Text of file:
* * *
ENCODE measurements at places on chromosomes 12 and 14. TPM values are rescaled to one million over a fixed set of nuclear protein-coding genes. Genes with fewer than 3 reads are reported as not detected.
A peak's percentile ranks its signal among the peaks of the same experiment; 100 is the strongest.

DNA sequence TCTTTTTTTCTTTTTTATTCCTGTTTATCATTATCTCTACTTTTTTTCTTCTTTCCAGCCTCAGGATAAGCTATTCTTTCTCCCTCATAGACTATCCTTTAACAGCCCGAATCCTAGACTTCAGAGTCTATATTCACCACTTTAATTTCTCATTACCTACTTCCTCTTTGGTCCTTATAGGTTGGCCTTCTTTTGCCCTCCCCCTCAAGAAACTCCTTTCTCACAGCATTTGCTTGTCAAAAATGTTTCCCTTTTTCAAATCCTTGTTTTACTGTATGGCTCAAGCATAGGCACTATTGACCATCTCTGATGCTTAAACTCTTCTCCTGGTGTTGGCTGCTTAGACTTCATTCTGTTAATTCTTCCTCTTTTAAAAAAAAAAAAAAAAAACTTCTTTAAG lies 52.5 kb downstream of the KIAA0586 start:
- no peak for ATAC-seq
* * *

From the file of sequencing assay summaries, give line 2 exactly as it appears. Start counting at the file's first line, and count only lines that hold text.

A peak's percentile ranks its signal among the peaks of the same experiment; 100 is the strongest.